28 28 Need to address CO 2 in all sectors. On-road light-duty car and trucks contribute about 20% of US, 17% of EU-15, and 11% of global fossil fuel CO 2 emissions. T. J. Wallington, J. L. Sullivan, and M. D. Hurley, Emissions of CO2, CO, NOx, HC, PM, HFC-134a, N2O and CH4 from the Global Light Duty Vehicle Fleet, Meteorol. Z., 17, 109 (2008)

29 29 Energy content MJ/kg Gasoline43.4 Diesel42.8 Methanol20.1 Ethanol Butanol33.1 Propane46.3 Methane55.6 DME28.4 Hydrogen121.5 Biodiesel (FAME)37.5

30 30

31 31

32 32 4. Experimental apparatus and setup

33 33 FTIR SMOG CHAMBERS 140 L Pyrex chamber black-lamps 296 K Torr FTIR-detection 100 L Quartz chamber UVA, UVA and sunlamps K Torr FTIR-detection

34 34 UV irradiation of: – compound X/reference/CH 3 ONO/NO/air (reference = C 2 H 2 or C 2 H 4 ) CH 3 ONO + hν  CH 3 O + NO CH 3 O + O 2  HCHO + HO 2 HO 2 + NO  OH + NO 2 OH + compound X  products OH + reference  products

35 35 Biodiesel model compound CH 3 (CH 2 ) 7 CH=CH(CH 2 ) 7 C(O)OCH 3 from oleic acid, C 15 H 31 C(O)OCH 3 from palmitic acid Energy density Biodiesel is composed of esters of fatty acids (typically methyl esters) and is made via a relatively simple trans-esterification process from tri-acyl- glycerides. Esters because of cold flow properties. Prior to the use of such acylated glyercine derivatives, information on their atmospheric chemistry and hence environmental impact is required. CH 3 C(O)O(CH 2 ) 2 OC(O)CH 3, ethylene glycol diacetate, as a model compound for such acylated glycerine molecules.

36 36 CH 3 C(O)O(CH 2 ) 2 OC(O)CH 3

37 37 OH + CH 3 C(O)O(CH 2 ) 2 OC(O)CH 3 → products(4) OH + C 2 H 4 → products (5) OH + C 2 H 2 → products (6) Linear least squares analysis gives k 4 /k 5 = 0.28 ± 0.03 and k 4 /k 6 = 2.8 ± 0.3. Using k 5 = 8.7 x and k 6 = 8.45 x , we derive k 4 = (2.4 ± 0.3) x cm 3 molecule -1 s -1. Atmospheric lifetime of approx. 5 days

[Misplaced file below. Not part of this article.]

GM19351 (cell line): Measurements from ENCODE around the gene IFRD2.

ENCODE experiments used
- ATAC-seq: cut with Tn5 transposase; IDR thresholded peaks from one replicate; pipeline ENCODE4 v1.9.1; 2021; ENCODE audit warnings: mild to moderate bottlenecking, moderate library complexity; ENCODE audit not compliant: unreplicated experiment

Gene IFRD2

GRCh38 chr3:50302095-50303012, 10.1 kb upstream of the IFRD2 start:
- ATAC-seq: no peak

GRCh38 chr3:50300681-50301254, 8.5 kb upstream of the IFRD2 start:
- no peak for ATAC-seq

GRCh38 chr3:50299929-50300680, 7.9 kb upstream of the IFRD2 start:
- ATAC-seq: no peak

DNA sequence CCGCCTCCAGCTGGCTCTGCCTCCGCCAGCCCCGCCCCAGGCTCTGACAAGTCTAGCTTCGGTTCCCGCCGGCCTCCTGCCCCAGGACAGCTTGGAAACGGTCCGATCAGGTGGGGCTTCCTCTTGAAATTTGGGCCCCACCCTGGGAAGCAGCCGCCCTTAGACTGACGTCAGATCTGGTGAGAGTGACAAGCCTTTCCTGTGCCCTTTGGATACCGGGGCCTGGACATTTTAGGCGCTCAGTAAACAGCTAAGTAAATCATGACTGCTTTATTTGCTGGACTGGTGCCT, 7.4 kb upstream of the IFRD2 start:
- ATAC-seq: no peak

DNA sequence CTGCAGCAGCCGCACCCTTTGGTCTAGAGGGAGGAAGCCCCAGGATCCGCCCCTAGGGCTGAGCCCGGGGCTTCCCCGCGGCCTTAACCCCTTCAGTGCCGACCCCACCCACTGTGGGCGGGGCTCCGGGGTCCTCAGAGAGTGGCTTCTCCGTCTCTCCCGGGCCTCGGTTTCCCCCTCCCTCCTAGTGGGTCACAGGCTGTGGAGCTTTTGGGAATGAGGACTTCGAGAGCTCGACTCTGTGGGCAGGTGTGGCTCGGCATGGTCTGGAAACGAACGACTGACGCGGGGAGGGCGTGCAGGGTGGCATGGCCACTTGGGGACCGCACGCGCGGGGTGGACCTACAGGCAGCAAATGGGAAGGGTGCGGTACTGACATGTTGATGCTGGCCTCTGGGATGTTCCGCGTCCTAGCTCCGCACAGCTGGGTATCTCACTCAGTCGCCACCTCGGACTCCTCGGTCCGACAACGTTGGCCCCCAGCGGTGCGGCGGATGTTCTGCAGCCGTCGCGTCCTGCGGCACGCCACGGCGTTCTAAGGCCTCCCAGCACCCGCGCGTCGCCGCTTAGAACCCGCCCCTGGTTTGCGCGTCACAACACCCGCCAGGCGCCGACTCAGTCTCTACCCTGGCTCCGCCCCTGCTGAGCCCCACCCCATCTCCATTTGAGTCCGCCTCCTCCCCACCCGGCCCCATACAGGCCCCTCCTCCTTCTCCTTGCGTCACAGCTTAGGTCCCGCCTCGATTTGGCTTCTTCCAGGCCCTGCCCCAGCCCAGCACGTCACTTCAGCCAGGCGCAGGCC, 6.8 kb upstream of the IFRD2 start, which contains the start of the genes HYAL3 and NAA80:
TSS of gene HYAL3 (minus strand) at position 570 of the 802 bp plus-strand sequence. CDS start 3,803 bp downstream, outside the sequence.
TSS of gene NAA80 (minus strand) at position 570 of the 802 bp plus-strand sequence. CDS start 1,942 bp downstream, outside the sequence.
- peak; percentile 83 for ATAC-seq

38 38 CH 3 C(O)OH CH 3 C(O)OC(O)H CH 3 C(O)OC(O)CH 2 OC(O)CH 3 Closed symbols: 5 Torr O 2 Open symbols: 700 Torr O 2 Mechanism?

39 39 UV irradiation of: – CH 3 CH 2 CHOHCH 2 CH 3 /reference/CH 3 ONO/NO/air (reference = C 2 H 2 or C 2 H 4 ) CH 3 ONO + hν  CH 3 O + NO CH 3 O + O 2  HCHO + HO 2 HO 2 + NO  OH + NO 2 OH + CH 3 CH 2 CHOHCH 2 CH 3  products(4) OH + reference  products(5/6)

40 40 OH + CH 3 CH 2 CHOHCH 2 CH 3 → products(4) OH + C 2 H 4 → products(5) OH + C 3 H 6 → products(6) Linear least squares analyses give k 4 /k 5 = 1.6 ± 0.05 and k 4 /k 6 = 0.46 ± 0.03 Using k 5 = 8.52 x and k 6 = 2.68 x , we derive k 4 = (1.3 ± 0.1) x cm 3 molecule -1 s -1. Gives an atmospheric lifetime for 3-pentanol of around 1 day. Previously published value k = (1.2 ± 0.3) × 10 ‑ 11 cm 3 molecule ‑ 1 s ‑ 1. Structure activity relationship (SAR) prediction of 1.13 x cm 3 molecule -1 s -1 with 90% of the predicted reactivity is on the central carbon atom. No product studies have been reported.

41 41 As in the case of OH, a significant fraction of the Cl reactivity is expected to take place at the central C atom: CH 3 CH 2 CHOHCH 2 CH 3 + Cl → α(CH 3 CH 2 C. OHCH 2 CH 3 ) + HCl(1) CH 3 CH 2 C. OHCH 2 CH 3 + O 2 → CH 3 CH 2 C(O)CH 2 CH 3 + HO 2 (100%) We expect to observe a significant yield of 3- pentanone as one of the products in the reaction of 3-pentanol with Cl atoms in the presence of O 2. 3-pentanone also reacts with Cl atoms, k Cl =8.1x cm 3 molecule -1 s -1. The corresponding rate equation can be solved analytically to relate the concentration of 3- pentanone to the conversion of 3-pentanol. The curve through the data is a fit of the expression above to the data which gives α = 42%. There is some fundamentals to be learned!